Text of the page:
What about the ornament you’ve got sitting in a box in a cupboard – the gift from your nan? The ornament that you never really liked. The ornament that reminds you that your nan really doesn’t know what styles you like. She really doesn’t know what you like at all, actually. The ornament that reminds you that you aren’t as close to your nan as maybe you should be. You aren’t the person you want to be; the one you imagine you would be. The ornament remains, because you want to like it. You know that she spent quite a bit of money on it. You feel guilty about that. You feel like you should keep it, and what’s more, you feel like you should like it. But you don’t, and it reminds you of all the feelings that you wish you felt, but don’t.

Or the fancy kitchen gadget that you bought after seeing all the adverts – the ones where cooking looked so easy and hosting friends for dinner was made to look effortless? The gadget that you were convinced you’d use every day, that would turn you into a wonderful cook, yet it sits there, untouched. Because the reality was very different. You still don’t actually like cooking, the gadget is a pain to wash up, and actually, you’d rather go out for a meal with friends than invite them to your house. You still love the idea of being a great host, even though you know this probably won’t happen. The gadget remains because you feel foolish for being duped by the adverts, you feel guilty at having spent so much money on something you use so little. You want to see the gadget  as a symbol of that hope. Really though, it is a symbol of what you are not; an unwelcome reminder of a dream that didn’t come true.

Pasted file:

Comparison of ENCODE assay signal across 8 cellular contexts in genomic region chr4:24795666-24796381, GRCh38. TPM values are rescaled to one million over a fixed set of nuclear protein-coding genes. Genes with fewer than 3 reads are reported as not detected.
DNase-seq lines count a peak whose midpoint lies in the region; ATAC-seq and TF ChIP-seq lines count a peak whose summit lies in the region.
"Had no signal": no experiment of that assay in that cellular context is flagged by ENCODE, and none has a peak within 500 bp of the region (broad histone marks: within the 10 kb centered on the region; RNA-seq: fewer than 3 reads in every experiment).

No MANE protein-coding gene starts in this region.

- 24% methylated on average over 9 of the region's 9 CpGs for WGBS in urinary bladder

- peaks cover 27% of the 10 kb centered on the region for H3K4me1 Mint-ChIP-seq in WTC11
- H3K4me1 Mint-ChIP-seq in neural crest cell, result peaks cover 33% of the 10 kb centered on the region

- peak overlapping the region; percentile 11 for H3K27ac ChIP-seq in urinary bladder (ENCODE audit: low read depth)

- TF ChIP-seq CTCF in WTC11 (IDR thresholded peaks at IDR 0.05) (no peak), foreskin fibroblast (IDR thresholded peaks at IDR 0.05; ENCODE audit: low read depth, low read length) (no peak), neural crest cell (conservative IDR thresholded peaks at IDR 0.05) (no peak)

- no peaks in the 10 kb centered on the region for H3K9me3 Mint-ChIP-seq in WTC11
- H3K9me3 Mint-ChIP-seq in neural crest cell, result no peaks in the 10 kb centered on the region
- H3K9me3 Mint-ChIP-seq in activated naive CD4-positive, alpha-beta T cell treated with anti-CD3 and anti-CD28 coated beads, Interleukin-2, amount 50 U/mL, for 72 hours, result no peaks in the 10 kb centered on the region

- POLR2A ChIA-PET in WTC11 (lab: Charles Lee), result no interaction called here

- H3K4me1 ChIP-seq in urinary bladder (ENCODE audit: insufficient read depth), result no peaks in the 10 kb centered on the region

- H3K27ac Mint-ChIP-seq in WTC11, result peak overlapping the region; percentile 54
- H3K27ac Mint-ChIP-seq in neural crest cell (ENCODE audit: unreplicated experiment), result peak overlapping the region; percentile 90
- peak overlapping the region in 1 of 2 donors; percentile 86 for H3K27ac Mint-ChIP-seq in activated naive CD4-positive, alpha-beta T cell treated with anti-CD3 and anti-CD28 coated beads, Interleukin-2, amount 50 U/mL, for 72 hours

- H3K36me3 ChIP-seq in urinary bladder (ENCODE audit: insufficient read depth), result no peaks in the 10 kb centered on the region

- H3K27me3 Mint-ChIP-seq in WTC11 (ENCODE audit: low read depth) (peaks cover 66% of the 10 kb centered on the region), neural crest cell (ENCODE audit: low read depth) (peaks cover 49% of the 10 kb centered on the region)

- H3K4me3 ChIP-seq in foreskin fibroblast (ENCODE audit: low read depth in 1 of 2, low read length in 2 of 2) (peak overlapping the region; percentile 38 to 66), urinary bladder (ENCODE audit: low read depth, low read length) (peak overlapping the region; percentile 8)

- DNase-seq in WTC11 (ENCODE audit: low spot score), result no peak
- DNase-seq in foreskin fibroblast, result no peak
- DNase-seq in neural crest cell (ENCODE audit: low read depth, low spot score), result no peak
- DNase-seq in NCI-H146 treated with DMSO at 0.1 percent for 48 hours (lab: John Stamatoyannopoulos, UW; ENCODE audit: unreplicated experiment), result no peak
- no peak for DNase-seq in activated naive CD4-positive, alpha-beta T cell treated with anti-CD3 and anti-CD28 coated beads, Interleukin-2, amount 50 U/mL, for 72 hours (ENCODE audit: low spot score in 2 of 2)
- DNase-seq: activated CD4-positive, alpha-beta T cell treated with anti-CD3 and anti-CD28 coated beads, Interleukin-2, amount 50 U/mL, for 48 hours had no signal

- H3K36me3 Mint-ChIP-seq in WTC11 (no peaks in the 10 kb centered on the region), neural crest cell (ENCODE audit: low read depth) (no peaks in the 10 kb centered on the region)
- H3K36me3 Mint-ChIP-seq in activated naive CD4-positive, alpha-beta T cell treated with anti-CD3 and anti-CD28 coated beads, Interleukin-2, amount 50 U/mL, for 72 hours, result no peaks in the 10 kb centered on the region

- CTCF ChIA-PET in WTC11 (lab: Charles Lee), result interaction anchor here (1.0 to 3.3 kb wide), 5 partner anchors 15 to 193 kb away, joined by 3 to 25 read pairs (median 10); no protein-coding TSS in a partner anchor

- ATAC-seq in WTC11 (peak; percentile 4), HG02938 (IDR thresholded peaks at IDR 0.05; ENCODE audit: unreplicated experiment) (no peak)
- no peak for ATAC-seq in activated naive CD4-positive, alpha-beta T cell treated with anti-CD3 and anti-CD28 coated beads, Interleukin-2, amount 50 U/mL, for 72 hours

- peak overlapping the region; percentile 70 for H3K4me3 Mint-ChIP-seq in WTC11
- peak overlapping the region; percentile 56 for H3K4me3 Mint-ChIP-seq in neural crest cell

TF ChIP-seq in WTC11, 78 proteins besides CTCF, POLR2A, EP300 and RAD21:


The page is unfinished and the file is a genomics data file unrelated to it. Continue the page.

Whatever it is, we all have moments like this. Most of us have things in our houses that we know, deep down, we should get rid of. Why can’t we? All of the items we have sitting in our homes that we don’t-use-yet-can’t-get-rid-of have some kind of emotion attached to them. These aren’t necessarily emotions relating to how we feel about an object, but how we feel about ourselves.That’s what makes it so hard to get rid of them.